Greetings from the National Library of Medicine and MedlinePlus.gov
Regards to all our listeners!
I'm Rob Logan, Ph.D., senior staff, U.S. National Library of Medicine.
Here is what's new this week in To Your Health, a consumer health oriented podcast from NLM, that helps you use MedlinePlus to follow up on weekly topics.
The new edition of NIH MedlinePlus magazine covers vaccinations, hearing loss, as well as celiac disease.
The cover features actress and New York City bakery owner Jennifer Esposito who explains she was diagnosed with celiac disease two decades after experiencing some symptoms. Celiac disease, which is an immune disorder caused by the protein gluten in some foods, damages the small intestine.
Esposito says (and we quote): 'It wasn't until I was 15 that my journey to be diagnosed began. Although I never knew what I was looking for during the next 20 years, I did know the way I was feeling' (end of quote).
Esposito raises awareness about celiac disease through Jennifer's Way, a popular bakery in New York City, where all products are gluten free.
NIH MedlinePlus magazine reports celiac disease can be diagnosed through blood tests, an intestinal biopsy, a blistery skin rash (that impacts about 15-25 percent of patients), and screening for specific antibodies in a person's blood.
NIH MedlinePlus magazine notes some of celiac disease's symptoms include: stomach pain; gas; diarrhea, extreme fatigue; change in mood; weight loss, a very itchy skin rash with blisters; and slowed growth.
NIH MedlinePlus magazine explains celiac disease currently is treated by a strict gluten free diet. Foods to avoid include: wheat; rye; durum flour; enriched flour; candy; potato chips; cold cuts; soups; and soy sauce. NIH MedlinePlus magazine reports the National Institute of Diabetes and Digestive and Kidney Diseases currently is assessing new drug treatments for celiac disease.
In a separate section, NIH MedlinePlus magazine explains the symptoms, causes, assistive devices, and prevention of hearing loss. NIH MedlinePlus magazine explains about 15 percent of American adults after age 18 (or about 37.5 million persons) report hearing challenges.
NIH MedlinePlus magazine notes some assistive devices for hearing impairment include: hearing aids; cochlear implants; and assisted listening devices.
NIH MedlinePlus magazine adds sounds at or above 85 decibels can damage your ears. A normal conversation is about 60 decibels, while a chainsaw produces 100 decibels. NIH MedlinePlus magazine notes persons who are exposed to sustained, excessive noise should wear ear plugs or special earmuffs to prevent hearing loss.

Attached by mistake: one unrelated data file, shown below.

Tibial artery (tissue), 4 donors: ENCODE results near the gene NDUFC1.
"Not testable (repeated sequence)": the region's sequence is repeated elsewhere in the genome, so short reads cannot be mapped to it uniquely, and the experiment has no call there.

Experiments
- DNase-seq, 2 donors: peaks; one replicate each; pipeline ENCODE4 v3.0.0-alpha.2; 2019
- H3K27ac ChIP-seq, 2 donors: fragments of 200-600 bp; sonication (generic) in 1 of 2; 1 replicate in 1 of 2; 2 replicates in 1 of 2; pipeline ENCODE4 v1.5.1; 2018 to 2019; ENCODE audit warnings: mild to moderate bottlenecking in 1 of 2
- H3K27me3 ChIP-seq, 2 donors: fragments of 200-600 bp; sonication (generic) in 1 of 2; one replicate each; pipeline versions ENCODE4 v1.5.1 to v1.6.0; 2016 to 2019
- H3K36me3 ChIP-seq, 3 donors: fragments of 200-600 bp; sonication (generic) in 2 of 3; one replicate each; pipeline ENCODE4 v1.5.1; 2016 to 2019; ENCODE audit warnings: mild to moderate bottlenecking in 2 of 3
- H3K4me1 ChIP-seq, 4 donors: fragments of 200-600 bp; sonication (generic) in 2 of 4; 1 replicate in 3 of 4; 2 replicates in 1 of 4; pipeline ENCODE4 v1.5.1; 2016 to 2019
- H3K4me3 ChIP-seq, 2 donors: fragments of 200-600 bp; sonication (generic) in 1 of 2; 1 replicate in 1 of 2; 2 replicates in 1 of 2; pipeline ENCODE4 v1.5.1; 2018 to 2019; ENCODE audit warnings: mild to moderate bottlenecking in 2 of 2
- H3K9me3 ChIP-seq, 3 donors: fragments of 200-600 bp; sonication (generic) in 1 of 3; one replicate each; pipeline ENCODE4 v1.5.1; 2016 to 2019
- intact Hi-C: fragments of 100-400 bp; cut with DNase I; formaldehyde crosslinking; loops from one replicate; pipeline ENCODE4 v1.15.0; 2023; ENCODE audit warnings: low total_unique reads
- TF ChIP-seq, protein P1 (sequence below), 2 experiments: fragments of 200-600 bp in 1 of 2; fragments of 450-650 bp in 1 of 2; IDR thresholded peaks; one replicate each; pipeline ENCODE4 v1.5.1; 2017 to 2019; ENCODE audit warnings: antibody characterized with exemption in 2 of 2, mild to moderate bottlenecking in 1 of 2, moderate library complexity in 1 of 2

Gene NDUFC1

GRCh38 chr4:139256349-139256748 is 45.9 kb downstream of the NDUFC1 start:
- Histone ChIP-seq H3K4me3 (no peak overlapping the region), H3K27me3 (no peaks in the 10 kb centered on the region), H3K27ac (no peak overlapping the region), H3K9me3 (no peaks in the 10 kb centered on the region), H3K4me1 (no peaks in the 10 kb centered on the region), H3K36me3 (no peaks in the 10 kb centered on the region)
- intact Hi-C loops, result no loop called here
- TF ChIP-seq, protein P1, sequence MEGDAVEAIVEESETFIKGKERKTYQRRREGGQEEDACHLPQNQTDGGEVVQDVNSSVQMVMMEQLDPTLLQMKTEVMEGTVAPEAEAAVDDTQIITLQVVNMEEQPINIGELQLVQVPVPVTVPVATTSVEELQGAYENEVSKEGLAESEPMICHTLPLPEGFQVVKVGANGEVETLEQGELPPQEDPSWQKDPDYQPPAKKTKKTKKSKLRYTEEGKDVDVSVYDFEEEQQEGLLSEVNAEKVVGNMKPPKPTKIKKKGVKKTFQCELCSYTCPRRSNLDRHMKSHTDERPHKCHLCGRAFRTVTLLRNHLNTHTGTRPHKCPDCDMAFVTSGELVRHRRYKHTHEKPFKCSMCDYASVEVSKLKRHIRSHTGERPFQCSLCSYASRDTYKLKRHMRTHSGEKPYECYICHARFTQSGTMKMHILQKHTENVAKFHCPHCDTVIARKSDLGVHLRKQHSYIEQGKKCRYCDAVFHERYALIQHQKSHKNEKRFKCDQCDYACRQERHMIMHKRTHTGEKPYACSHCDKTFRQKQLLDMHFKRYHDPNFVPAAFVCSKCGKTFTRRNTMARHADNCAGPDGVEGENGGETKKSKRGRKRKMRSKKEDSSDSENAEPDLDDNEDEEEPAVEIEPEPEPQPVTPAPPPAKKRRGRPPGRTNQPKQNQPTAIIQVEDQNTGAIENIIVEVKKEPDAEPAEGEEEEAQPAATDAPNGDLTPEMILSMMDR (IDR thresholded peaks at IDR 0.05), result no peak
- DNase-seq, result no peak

More positively, NIH MedlinePlus magazine reports about 98 percent of newborns are screened today for hearing loss — thanks to discoveries by the National Institute on Deafness and Other Communication Disorders.
In a clip and save section, NIH MedlinePlus magazine lists the diseases and conditions that can be prevented by vaccinations. One page explains the current immunizations for children from birth through age six. Another page lists the recommended immunizations for children from ages seven to 18.
A third page lists 14 of the diseases immunizations can prevent including: chickenpox; flu; mumps; measles; polio; rotavirus; and tetanus. The impact of vaccination on measles and public health received national publicity at the start of 2015 after a measles outbreak briefly was traced to non-vaccinated persons who visited Disneyland in Southern California.
As always, NIH MedlinePlus magazine provides a helpful list of phone numbers (many of them a free call) to contact NIH's array of institutes and centers.
NIH MedlinePlus magazine is distributed to physicians' offices nationwide by the U.S. National Institutes of Health and the Friends of the National Library of Medicine. You can subscribe or find the latest edition online by clicking on 'Magazine,' which is on the bottom right side of MedlinePlus.gov's home page.
Previous editions of NIH MedlinePlus magazine are available at the same site. A link to NIH MedlinePlus Salud, which provides other health information and resources in Spanish, is available there as well (see the top right of the page). The web version of NIH MedlinePlus magazine includes links that visually supplement the information in some articles.
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A disclaimer — the information presented in this program should not replace the medical advice of your physician. You should not use this information to diagnose or treat any disease without first consulting with your physician or other health care provider.
It was nice to be with you. Please join us here next week and here's to your health!